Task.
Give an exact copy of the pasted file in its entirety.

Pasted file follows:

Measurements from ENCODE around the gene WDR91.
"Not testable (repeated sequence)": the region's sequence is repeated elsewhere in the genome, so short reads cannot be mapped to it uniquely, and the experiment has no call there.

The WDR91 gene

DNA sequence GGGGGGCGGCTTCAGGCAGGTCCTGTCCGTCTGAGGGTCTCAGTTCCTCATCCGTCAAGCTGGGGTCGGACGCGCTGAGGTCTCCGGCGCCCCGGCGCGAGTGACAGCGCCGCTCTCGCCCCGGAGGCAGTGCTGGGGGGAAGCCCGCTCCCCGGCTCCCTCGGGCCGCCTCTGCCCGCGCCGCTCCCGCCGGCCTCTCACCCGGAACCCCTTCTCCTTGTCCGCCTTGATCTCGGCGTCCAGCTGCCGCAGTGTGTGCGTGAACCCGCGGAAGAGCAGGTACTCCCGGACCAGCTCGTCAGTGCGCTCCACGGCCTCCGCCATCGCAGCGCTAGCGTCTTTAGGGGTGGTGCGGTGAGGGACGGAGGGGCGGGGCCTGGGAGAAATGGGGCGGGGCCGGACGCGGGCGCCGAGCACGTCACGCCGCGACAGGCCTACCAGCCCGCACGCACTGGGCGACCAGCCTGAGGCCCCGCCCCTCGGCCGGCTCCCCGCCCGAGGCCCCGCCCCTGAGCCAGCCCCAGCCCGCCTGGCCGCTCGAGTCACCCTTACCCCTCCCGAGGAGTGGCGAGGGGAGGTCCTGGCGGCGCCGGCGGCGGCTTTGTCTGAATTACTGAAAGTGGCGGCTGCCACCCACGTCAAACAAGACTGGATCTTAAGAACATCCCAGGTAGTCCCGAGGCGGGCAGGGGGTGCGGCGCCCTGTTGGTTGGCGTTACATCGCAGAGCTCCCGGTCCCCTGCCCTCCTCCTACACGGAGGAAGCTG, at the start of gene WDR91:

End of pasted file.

Measurements from ENCODE around the gene WDR91.
"Not testable (repeated sequence)": the region's sequence is repeated elsewhere in the genome, so short reads cannot be mapped to it uniquely, and the experiment has no call there.

The WDR91 gene

DNA sequence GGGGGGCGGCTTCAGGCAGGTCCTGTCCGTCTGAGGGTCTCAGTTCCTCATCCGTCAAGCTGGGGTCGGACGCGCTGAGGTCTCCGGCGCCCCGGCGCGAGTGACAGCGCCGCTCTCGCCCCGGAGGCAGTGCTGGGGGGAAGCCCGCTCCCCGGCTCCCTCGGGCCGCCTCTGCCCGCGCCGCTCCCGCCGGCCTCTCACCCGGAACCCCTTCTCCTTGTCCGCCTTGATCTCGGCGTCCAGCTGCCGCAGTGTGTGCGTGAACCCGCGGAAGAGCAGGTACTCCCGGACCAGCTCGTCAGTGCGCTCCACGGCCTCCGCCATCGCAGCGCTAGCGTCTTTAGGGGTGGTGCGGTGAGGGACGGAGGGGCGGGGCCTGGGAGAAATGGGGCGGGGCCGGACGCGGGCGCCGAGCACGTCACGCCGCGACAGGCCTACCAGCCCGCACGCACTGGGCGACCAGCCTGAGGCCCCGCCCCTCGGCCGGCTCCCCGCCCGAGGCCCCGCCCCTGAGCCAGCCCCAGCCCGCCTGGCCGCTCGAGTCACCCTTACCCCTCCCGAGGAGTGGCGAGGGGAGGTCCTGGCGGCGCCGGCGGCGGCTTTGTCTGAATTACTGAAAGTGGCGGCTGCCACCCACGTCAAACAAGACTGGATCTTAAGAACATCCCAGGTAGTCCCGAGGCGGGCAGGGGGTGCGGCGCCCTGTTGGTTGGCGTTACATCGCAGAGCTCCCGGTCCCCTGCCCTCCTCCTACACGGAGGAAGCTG, at the start of gene WDR91: